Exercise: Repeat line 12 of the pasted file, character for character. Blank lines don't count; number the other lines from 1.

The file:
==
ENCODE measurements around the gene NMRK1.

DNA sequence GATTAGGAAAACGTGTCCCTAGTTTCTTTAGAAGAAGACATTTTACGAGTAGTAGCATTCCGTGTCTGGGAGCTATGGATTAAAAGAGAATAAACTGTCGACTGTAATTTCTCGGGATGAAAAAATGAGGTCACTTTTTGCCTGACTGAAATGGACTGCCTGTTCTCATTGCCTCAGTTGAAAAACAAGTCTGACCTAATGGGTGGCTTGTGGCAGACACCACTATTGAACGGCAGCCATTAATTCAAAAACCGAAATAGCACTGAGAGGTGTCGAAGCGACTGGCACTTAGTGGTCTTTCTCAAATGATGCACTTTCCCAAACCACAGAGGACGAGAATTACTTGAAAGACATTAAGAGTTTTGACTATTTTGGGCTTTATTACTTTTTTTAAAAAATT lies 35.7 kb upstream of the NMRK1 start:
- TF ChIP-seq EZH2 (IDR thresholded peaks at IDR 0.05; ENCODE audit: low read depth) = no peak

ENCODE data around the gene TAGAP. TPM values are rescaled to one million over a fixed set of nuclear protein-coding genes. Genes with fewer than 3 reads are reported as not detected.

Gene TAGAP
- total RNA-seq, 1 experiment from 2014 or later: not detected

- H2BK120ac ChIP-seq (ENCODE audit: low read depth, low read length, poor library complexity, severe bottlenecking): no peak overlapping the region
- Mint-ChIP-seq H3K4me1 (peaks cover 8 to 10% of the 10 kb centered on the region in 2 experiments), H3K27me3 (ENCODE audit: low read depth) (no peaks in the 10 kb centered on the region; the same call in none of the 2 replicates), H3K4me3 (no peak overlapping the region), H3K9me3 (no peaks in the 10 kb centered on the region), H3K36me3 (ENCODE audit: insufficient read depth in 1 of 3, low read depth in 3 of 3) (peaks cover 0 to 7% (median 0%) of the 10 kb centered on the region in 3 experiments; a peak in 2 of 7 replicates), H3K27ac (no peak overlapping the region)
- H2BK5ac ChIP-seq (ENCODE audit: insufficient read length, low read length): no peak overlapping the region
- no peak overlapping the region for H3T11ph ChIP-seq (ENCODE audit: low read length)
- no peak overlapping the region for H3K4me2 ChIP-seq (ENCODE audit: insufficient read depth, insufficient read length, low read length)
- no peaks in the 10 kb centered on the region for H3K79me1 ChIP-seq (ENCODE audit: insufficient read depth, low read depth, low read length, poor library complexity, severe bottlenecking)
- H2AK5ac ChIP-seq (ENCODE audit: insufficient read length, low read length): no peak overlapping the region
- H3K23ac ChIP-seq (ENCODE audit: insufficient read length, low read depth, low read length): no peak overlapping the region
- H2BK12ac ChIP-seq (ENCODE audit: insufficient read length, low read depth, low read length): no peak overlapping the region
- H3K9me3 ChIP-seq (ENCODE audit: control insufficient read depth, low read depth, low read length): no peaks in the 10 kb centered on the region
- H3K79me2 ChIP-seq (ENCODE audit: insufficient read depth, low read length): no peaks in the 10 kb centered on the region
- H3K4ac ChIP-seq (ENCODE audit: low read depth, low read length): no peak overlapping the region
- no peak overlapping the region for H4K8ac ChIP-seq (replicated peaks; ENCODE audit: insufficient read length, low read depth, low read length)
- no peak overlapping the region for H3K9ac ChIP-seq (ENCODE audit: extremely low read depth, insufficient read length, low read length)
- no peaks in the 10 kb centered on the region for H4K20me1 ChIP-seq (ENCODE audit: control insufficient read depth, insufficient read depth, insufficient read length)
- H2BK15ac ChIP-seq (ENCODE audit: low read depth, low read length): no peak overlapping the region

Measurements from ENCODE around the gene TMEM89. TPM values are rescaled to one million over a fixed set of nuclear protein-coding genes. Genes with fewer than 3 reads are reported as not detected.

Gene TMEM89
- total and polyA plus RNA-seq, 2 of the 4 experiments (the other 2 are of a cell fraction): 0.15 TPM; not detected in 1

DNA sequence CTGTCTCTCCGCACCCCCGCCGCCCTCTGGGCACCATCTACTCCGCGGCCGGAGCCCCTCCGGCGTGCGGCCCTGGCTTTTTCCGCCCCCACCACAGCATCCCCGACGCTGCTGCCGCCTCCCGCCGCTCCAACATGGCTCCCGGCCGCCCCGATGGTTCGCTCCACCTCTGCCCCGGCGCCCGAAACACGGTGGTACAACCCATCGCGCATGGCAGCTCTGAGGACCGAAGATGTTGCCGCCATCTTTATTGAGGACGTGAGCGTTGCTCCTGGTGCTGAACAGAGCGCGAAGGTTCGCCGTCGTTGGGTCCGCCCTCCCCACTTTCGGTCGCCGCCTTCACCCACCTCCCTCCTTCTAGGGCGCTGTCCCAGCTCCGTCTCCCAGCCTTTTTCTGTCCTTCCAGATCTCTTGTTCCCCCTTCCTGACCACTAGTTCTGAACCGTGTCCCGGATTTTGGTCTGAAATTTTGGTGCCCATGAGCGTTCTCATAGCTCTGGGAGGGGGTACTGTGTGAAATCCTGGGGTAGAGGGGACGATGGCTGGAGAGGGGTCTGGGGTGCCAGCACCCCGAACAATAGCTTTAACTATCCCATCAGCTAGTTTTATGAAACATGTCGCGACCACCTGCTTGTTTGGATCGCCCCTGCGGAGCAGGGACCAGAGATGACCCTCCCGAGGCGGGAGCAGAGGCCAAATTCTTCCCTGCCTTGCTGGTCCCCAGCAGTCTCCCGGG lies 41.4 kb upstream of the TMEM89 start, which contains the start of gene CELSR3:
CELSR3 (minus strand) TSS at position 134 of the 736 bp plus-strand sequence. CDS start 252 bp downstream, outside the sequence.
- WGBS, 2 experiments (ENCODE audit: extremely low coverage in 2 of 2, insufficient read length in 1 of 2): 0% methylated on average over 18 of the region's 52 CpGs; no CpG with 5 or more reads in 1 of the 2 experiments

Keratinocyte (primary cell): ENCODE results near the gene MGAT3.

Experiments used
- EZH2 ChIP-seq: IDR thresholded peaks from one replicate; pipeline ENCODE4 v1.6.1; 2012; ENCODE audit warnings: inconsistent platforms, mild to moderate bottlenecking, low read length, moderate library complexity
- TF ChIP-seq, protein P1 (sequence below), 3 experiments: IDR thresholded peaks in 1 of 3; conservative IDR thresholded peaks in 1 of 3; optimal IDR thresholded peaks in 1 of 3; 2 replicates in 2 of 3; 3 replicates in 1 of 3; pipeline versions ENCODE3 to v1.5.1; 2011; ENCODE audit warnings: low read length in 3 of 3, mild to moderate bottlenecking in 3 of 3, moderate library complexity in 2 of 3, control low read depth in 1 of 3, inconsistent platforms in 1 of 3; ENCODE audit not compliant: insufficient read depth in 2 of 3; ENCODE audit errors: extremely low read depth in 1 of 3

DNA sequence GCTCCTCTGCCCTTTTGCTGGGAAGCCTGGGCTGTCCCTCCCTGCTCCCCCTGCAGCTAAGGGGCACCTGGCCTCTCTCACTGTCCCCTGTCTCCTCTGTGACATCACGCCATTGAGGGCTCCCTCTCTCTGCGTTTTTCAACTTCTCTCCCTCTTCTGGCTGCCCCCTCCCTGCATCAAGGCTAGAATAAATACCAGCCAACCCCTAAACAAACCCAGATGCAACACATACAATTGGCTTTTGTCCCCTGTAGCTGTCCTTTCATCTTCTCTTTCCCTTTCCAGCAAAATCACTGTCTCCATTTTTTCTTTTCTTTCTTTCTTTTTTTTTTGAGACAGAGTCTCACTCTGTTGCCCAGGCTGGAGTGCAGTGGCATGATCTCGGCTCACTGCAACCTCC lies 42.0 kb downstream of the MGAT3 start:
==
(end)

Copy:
- no peaks in the 10 kb centered on the region for H3K79me1 ChIP-seq (ENCODE audit: insufficient read depth, low read depth, low read length, poor library complexity, severe bottlenecking)